Tatyana Fazlalizadeh

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Tatyana Fazlalizadeh
BornTatyana Lynn Fazlalizadeh
(1985-10-12) October 12, 1985 (age 33)[1]
Oklahoma City, Oklahoma, United States
EducationUniversity of the Arts
Known forIllustrator, painting, public art

Tatyana Fazlalizadeh (born October 12, 1985) is an American artist, activist, and freelance illustrator.[2][3][4][5][6][7]


Fazlalizadeh grew up in Oklahoma City, Oklahoma, the daughter of Daryoush and Sandra Fazlalizadeh. Her mother was an artist and art teacher, but Tatyana did not begin creating her own art until she was in high school.[8] She moved to Philadelphia to attend the University of the Arts, graduating in 2007 with a Bachelor of Fine Arts.[5][9] She is of black and Iranian descent.[2]


Style and work[edit]

Fazlalizadeh is primarily an oil painter.[10] Her work featuring President Barack Obama was included in the book Art For Obama: Designing Manifest Hope and the Campaign for Change, which was edited by artist Shepard Fairey.[11] She is most well known for her Stop Telling Women to Smile campaign.[12]

In addition to her work as an oil painter, Fazlalizadeh works as a street artist. Most of her public works are poster, like the ones found in the Stop Telling Women to Smile campaign. Much of Fazlalizadeh's public works are designed to be ephemeral because of the way they are applied to the surface with wheat paste, weather and time cause the posters to fall apart. Given that her works are in the public domain and often have confrontational subject matter, they are often vandalized.[13]

Stop Telling Women To Smile[edit]

In 2012 Fazlalizadeh gained notoriety when she began to use street art to speak out against the street harassment of women. Her poster campaign, Stop Telling Women To Smile, was based upon interviews conducted with women about their experiences of public sexual harassment. Each poster features a portrait of a woman, along with a caption responding to her experience.[12][14][15][16][17][18][19][20][21] Captions include statements such as "My outfit is not an invitation" and "No, you can't talk to me for a minute."[22] The campaign offers women an opportunity to fight back against their harassers.[23]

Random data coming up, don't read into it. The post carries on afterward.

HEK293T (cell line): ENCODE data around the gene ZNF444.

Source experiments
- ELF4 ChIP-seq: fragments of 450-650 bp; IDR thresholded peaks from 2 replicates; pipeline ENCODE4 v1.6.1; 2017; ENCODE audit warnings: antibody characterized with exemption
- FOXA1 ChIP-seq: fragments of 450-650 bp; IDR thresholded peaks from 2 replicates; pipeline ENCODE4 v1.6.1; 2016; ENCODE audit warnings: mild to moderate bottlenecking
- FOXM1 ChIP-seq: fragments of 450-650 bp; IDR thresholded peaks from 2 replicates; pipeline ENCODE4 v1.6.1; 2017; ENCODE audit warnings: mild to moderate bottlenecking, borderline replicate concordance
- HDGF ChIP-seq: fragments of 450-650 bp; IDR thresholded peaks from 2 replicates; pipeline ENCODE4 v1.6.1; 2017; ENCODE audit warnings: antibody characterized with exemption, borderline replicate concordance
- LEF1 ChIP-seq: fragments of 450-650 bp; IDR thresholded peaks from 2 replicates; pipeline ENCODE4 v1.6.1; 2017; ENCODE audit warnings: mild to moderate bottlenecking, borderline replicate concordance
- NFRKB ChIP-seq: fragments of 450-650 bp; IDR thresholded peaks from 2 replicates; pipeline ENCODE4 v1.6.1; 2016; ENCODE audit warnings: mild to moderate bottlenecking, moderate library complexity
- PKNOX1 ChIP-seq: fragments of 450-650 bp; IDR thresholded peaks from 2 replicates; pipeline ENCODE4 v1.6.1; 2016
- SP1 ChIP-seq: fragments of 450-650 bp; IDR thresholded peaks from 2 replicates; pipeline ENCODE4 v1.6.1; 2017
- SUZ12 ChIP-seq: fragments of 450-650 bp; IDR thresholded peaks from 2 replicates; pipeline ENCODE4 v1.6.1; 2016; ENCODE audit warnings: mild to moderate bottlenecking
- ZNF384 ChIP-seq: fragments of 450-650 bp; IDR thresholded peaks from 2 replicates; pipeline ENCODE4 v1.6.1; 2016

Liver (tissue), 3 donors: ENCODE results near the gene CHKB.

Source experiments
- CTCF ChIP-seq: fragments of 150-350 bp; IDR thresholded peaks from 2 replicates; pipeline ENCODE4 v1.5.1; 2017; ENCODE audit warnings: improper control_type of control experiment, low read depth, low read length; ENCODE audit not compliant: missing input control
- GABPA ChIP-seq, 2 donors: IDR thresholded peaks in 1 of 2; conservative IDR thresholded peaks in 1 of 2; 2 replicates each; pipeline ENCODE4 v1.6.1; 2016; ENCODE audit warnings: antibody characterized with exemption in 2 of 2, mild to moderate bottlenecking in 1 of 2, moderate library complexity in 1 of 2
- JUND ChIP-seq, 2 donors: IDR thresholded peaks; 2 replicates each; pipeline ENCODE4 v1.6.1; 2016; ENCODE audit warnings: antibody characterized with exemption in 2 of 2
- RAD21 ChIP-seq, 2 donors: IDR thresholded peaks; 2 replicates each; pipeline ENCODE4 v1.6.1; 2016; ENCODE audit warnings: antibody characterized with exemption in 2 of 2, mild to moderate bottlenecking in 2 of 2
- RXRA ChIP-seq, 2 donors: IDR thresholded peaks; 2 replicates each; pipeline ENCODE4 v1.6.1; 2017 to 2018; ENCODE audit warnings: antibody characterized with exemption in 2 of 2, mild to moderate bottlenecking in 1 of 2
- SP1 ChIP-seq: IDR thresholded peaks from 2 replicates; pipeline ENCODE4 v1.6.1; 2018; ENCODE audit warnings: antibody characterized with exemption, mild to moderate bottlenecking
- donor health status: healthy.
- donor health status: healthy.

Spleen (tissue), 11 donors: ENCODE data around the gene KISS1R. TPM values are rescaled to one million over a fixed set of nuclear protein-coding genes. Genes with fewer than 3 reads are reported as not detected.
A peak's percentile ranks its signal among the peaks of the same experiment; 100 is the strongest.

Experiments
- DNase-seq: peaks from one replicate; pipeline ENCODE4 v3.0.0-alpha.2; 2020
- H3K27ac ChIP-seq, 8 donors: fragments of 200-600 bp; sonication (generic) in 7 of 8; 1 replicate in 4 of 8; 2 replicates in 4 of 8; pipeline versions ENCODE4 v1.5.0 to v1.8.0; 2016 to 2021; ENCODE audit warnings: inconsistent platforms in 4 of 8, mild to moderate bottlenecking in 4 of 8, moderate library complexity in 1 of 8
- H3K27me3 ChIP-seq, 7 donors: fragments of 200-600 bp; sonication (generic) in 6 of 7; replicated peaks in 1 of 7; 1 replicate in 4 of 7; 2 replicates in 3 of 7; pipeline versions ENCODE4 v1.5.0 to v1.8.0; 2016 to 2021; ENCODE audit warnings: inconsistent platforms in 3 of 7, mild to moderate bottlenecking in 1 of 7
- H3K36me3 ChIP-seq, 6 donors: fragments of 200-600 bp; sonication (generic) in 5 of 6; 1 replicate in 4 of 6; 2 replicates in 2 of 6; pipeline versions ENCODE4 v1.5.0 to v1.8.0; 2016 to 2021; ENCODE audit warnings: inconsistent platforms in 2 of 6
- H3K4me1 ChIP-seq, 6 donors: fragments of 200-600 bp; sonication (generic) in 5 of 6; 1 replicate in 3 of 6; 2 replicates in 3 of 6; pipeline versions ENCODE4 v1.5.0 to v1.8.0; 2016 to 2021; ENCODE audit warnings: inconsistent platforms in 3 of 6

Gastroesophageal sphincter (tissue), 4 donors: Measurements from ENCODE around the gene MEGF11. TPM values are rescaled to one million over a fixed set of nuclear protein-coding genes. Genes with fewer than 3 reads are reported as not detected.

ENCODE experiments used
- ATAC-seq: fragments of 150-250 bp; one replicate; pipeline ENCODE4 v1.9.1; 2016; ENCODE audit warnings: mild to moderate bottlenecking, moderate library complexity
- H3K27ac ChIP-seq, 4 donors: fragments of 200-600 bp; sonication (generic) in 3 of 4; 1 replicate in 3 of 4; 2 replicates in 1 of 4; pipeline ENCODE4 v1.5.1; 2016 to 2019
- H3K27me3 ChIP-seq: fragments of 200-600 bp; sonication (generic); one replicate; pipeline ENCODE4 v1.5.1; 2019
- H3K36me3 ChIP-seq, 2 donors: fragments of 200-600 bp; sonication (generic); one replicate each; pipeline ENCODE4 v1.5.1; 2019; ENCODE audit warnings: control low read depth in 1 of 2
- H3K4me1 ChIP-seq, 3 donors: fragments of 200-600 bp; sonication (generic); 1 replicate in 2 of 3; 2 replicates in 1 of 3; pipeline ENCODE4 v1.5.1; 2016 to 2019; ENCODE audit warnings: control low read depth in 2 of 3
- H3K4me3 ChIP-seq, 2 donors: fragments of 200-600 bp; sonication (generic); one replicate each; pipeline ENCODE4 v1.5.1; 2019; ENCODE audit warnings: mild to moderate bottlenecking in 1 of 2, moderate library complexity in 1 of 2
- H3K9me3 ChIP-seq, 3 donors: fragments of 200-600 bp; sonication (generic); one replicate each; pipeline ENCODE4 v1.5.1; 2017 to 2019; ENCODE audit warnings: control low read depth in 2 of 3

The original Stop Telling Me To Smile posters were displayed in Fazlalizadeh's neighborhood in Brooklyn, New York City. Fazlalizadeh subsequently ran a successful Kickstarter campaign to bring Stop Telling Women To Smile posters to other cities across the United States.[14]

In 2015, Fazlalizadeh took the project to Mexico to broaden the audience. In April 2015 Fazlalizadeh created "International Wheat Pasting Day" as another continuation of the Stop Telling Women to Smile campaign. As a part of this event, participants, in groups of three, went out on April 17, 2015 with images received from Fazlalizadeh to past works all over the world in various languages. Participants were also able to upload their plans and accomplishments to the STWTS website. Through this project Fazlalizadeh aims to have her work and message reach a larger audience and to engage her supporters in her practice.[24]

Recent work[edit]